“Imagine all the world’s knowledge – known and unknown – as a huge, colorful and beautiful sweater…This super sweater has thousands, no billions of threads that aren’t fully weaved in and stick out at odd angles. The ends of these little threads are answers to questions. When you get curious about something and go looking for answers, you start pulling the thread. The more you pull, the more answers you get.”

So began the keynote by GitHub co-founder Tom Preston-Werner at an address to the local school district foundation. He went on to describe the delight he had as a child in pulling these “threads”, feeding his curiosity and learning about how things worked. His desire eventually led him to take classes, tinker with building, fall in love with computer science and start a company that was recently sold to Microsoft for $7.5 billion.

“Young children with a desire to pull on the thread of knowledge is the most powerful force in the universe,” Preston-Werner said. I would take that further and expand the power to anyone who has the thirst for knowledge. If you have a curiosity about any topic, you have resources at your disposal to learn about it – through online tutorials, classes or connections, via books, or by experimentation and old-fashion trial and error. Think of the liberation that occurs when you realize that you literally can learn anything that interests you.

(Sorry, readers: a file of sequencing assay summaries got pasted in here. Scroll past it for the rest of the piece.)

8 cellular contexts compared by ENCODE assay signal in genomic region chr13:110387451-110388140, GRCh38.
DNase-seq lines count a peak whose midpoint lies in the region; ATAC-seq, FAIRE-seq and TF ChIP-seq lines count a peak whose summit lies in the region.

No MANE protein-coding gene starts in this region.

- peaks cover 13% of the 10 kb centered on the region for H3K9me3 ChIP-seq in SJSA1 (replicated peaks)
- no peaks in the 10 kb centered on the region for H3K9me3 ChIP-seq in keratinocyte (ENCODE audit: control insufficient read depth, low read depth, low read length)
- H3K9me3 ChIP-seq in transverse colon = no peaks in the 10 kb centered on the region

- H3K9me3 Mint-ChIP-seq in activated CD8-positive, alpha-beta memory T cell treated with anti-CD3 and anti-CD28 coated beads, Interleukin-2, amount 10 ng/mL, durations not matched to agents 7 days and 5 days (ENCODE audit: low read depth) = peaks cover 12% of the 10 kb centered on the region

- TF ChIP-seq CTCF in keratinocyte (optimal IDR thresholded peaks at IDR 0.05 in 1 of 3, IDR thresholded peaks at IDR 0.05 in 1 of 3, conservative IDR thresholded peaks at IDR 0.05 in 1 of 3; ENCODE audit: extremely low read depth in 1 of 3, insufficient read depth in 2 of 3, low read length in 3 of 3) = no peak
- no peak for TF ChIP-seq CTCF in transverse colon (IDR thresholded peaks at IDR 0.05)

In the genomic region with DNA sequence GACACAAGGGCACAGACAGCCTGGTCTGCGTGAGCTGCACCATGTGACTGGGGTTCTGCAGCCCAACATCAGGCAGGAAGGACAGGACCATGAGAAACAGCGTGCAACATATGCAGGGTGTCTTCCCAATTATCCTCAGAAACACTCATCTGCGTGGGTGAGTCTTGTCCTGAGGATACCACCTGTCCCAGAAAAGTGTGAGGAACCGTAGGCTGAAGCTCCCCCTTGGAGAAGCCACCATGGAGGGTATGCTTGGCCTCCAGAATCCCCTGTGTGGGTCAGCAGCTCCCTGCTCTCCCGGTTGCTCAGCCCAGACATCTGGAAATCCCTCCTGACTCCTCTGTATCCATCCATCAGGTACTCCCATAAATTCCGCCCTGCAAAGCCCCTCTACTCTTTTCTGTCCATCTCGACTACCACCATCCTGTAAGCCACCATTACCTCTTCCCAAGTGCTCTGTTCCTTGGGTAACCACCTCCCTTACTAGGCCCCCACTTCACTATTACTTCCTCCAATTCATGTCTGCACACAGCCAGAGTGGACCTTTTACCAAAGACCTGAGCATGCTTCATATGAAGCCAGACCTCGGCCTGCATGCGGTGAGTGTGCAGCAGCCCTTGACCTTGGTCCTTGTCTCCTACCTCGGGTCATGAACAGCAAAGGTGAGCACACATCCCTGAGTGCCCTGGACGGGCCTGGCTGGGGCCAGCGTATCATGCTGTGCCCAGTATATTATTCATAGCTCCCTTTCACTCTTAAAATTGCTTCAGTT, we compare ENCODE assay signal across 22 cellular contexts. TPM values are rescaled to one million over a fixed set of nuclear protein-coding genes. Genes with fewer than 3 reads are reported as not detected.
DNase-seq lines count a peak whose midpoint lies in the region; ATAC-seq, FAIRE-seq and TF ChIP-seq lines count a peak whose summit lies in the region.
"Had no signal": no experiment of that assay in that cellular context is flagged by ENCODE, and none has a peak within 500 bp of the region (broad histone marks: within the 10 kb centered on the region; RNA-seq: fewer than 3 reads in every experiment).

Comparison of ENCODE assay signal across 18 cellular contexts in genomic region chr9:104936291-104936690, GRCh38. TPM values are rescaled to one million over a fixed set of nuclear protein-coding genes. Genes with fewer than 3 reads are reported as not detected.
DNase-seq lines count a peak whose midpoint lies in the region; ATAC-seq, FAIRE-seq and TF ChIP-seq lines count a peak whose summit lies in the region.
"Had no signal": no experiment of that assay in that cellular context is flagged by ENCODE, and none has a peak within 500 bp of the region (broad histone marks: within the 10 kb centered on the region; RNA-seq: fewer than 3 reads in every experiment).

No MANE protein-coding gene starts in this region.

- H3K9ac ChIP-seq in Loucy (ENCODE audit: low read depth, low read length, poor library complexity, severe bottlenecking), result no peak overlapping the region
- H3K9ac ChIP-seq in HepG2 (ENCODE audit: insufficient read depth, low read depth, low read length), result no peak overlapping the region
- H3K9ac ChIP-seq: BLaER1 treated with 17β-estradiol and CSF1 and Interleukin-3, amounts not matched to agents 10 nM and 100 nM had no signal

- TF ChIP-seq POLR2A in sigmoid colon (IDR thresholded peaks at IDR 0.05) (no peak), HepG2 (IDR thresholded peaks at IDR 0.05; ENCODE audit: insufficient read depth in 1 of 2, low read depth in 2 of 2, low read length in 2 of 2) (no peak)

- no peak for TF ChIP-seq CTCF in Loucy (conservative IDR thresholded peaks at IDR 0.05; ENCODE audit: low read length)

What threads are tempting you as they dangle before you? The next time one catches your fancy, do more than just Google the surface-level response. Really pull on the thread to see what other discoveries it unravels and where it leads you. Finding more questions is often more powerful than stopping at easy answers.

About the Author leadership dots by dr. beth triplett

I'm the chief connector at leadership dots where I serve as "the string" for individuals and organizations. Like stringing pearls together to make a necklace, "being the string" is an intentional way of thinking and behaving – making linkages between things that otherwise appear random or unconnected – whether that be supervising a staff, completing a dissertation or advancing a project in the workplace. I share daily leadership dots on my blog to provide examples of “the string” in action. I use the string philosophy through coaching, consulting and teaching to help others build capacity in themselves and their organizations. I craft analogies and metaphors that help people comprehend complex topics and understand their role in the system. My favorite work involves helping those new to supervision or newly promoted supervisors build confidence and learn the skills necessary to effectively lead their team.

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